Cyber security risk
Basically all businesses today are exposed to some kind of cyber security risk. With the increasing complexity of system hardware, software, firmware, and protocols, we also see an increasing attack surface exposed to potential adversaries.
A risk can here be seen as the expected loss, i.e., a function of the likelihood of an event and the impact when the event occurs. In RFC 4949, IETF defines it as “An expectation of loss expressed as the probability that a particular threat will exploit a particular vulnerability with a particular harmful result.” The standard way of expressing it is
Risk = Likelihood x Impact.
However, it must be noted that it should not necessarily be interpreted as the mathematical multiplication operator. It should rather be seen as that the risk increases with the likelihood, and it also increases with the impact. Determining the risk is part of the risk assessment process.
This process consists of a few steps that, when executed, provide an organization with a prioritized list of measures that should be taken in order to mitigate risks. The risk assessment process is part of risk management, where the latter takes a more holistic view and incorporates e.g., describing the system and building a strategy for managing risks.
It also includes implementing and assessing the security controls and monitoring changes to the system that can affect the risks.
Risk assessment is part of risk management. As defined in ISO 27001, it is the overall process of identifying, analyzing, and evaluating risk. These main steps can be further specified as follows:
- Identify. Determine risks that are associated with loss of confidentiality, integrity, and availability. Also, identify who is exposed to the risk. Is it the organization, its employees, the customers, or someone else?
- Analyze. What is the likelihood of the events related to the risks occurring, and what are the consequences? This will allow you to determine the risk level.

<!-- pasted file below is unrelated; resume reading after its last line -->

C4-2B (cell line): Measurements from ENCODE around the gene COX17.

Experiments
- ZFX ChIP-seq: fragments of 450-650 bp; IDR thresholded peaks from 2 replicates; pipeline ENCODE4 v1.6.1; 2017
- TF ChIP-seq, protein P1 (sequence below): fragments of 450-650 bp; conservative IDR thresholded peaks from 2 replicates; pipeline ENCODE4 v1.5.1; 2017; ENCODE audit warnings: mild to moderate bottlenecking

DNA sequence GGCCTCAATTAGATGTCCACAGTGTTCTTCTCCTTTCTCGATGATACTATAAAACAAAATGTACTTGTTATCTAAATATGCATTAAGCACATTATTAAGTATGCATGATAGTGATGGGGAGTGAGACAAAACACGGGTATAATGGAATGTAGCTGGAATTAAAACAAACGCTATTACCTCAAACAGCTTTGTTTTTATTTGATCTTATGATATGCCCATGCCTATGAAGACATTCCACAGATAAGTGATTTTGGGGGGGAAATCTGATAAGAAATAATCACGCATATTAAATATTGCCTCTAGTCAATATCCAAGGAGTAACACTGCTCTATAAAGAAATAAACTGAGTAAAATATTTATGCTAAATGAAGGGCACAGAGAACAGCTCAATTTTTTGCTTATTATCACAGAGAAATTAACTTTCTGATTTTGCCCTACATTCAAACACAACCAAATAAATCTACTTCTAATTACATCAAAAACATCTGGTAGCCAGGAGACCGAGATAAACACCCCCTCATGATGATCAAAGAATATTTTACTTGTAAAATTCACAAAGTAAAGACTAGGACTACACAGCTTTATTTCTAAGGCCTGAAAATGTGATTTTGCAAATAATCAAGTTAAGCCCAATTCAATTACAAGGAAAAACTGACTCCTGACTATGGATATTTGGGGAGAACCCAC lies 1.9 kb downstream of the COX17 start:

- Evaluate. The analysis results are compared to the acceptable risk levels of the organization allowing countermeasures to be prioritized.
A risk assessment process is needed in order to avoid implementing countermeasures to events that are extremely unlikely to occur, or events that do not have any noticeable impact on your business or organization. To be compliant with ISO 27001, the organization must retain documentation about this process.
NIST SP 800-30 (Guide for Conducting Risk Assessments) uses a more high-level view to divide risk assessment into four steps. The identify-analyze-evaluate steps from ISO 27001 are here seen as the step when the risk assessment is conducted, but NIST also includes three other steps in order to facilitate a more comprehensive process. The steps defined by NIST are:
- Preparation. This includes identifying the purpose and the scope of the assessment, as well as under which assumptions and constraints the assessment is conducted. It also identifies the information sources to use and which approach to take.
- Conducting. This step consists of identifying threats, determining their likelihood of being realized, and the impact such an event would have on the organization and its assets. It also includes determining the risk based on the likelihood and impact. This can be seen as the three steps of risk assessment as defined by ISO 27001.
- Communicating. This includes communicating the results to decision-makers and to share the gathered information with relevant people in the organization. Information sharing supports maintaining the risk assessment.
- Maintaining. This includes monitoring the risks and updating them if needed. Maintaining the risk assessment allows the risk analysis to be up-to-date and facilitates continuous well-informed decisions.
In SP 800-30, these steps are further detailed. They also provide a threat enumeration and guidelines for both likelihood and impact estimation, giving organizations a good starting point for the assessment.
There are three main approaches that can be taken when assessing the risk. These are qualitative, quantitative, or semi-quantitative. The qualitative approach is based on a number of categories or levels, e.g., none, very low, low, medium, high, and very high.